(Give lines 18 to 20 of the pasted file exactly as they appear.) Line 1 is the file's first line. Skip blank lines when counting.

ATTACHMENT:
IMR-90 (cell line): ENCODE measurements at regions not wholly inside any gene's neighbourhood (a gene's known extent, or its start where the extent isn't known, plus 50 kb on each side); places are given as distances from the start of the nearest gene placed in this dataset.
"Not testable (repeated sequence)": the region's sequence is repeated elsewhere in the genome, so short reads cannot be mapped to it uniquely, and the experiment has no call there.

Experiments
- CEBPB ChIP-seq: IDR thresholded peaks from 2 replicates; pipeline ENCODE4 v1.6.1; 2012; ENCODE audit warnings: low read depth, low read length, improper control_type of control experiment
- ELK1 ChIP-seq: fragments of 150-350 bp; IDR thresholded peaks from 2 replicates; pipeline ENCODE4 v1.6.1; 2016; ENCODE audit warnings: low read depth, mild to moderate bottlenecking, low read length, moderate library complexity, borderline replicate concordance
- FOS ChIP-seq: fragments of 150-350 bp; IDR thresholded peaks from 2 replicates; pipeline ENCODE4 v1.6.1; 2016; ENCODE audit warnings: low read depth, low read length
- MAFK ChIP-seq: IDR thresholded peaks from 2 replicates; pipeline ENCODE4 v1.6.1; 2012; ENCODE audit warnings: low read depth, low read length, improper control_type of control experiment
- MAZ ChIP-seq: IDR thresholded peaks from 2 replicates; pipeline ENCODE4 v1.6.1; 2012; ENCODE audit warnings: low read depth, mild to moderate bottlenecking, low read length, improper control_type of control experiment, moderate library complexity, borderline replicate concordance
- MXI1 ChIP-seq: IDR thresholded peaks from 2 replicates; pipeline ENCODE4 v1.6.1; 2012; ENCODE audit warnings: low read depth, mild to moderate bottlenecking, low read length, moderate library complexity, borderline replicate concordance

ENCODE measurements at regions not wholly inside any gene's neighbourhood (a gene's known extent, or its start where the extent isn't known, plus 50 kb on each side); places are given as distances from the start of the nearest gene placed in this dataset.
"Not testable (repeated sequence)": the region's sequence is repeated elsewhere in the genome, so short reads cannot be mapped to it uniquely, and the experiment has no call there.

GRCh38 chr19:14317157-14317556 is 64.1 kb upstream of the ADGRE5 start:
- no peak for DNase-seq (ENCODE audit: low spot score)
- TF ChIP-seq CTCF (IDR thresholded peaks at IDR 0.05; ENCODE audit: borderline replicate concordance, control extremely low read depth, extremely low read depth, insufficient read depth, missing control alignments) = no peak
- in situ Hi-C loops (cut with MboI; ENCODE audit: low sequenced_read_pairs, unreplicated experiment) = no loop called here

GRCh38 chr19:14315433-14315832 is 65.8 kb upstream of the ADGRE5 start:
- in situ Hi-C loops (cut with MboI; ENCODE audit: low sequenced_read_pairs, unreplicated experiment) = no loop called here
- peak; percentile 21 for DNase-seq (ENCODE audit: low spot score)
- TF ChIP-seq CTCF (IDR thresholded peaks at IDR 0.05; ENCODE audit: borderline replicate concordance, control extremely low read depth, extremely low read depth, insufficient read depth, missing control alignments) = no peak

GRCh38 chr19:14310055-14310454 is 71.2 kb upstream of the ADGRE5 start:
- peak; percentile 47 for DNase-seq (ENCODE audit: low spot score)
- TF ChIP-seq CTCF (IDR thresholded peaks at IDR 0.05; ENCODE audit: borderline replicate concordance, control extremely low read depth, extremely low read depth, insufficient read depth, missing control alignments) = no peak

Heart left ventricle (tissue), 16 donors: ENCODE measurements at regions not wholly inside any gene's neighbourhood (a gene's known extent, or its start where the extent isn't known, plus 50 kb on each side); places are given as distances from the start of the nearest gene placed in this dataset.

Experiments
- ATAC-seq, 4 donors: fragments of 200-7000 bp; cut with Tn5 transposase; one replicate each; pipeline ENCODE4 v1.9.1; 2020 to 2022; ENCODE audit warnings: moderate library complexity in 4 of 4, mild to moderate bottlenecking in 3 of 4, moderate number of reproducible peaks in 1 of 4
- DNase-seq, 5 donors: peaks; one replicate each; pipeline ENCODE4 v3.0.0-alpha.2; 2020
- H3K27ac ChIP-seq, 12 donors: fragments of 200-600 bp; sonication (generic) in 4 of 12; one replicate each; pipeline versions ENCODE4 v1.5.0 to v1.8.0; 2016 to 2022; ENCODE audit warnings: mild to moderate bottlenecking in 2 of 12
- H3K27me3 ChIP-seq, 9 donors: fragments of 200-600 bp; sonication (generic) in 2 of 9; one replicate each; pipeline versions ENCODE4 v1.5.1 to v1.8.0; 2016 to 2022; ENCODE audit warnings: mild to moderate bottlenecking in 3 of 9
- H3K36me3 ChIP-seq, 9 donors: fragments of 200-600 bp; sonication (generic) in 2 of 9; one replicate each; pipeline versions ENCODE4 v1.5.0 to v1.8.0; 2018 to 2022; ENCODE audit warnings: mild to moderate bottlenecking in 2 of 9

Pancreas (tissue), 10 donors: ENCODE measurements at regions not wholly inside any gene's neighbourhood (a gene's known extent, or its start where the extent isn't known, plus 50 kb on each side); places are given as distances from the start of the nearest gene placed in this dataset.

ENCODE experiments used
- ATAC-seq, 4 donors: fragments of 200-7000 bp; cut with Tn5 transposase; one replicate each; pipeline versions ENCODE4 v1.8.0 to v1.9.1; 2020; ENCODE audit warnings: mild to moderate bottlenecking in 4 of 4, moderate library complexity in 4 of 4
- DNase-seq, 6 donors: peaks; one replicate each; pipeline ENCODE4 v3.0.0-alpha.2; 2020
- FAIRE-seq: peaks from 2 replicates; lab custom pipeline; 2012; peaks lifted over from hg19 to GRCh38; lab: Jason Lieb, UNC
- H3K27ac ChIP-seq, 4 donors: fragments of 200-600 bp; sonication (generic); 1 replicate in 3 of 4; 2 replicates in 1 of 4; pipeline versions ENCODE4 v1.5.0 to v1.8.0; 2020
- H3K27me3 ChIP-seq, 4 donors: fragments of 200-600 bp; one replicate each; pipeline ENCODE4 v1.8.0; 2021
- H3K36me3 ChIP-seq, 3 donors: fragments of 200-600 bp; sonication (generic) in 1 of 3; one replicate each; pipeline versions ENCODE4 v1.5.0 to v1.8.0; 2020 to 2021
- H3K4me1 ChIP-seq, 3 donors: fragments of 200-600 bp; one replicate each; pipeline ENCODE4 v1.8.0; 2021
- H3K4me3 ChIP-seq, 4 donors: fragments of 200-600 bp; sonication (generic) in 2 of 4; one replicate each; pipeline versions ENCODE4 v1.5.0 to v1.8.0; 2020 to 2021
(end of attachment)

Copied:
- peak; percentile 21 for DNase-seq (ENCODE audit: low spot score)
- TF ChIP-seq CTCF (IDR thresholded peaks at IDR 0.05; ENCODE audit: borderline replicate concordance, control extremely low read depth, extremely low read depth, insufficient read depth, missing control alignments) = no peak

GRCh38 chr19:14310055-14310454 is 71.2 kb upstream of the ADGRE5 start: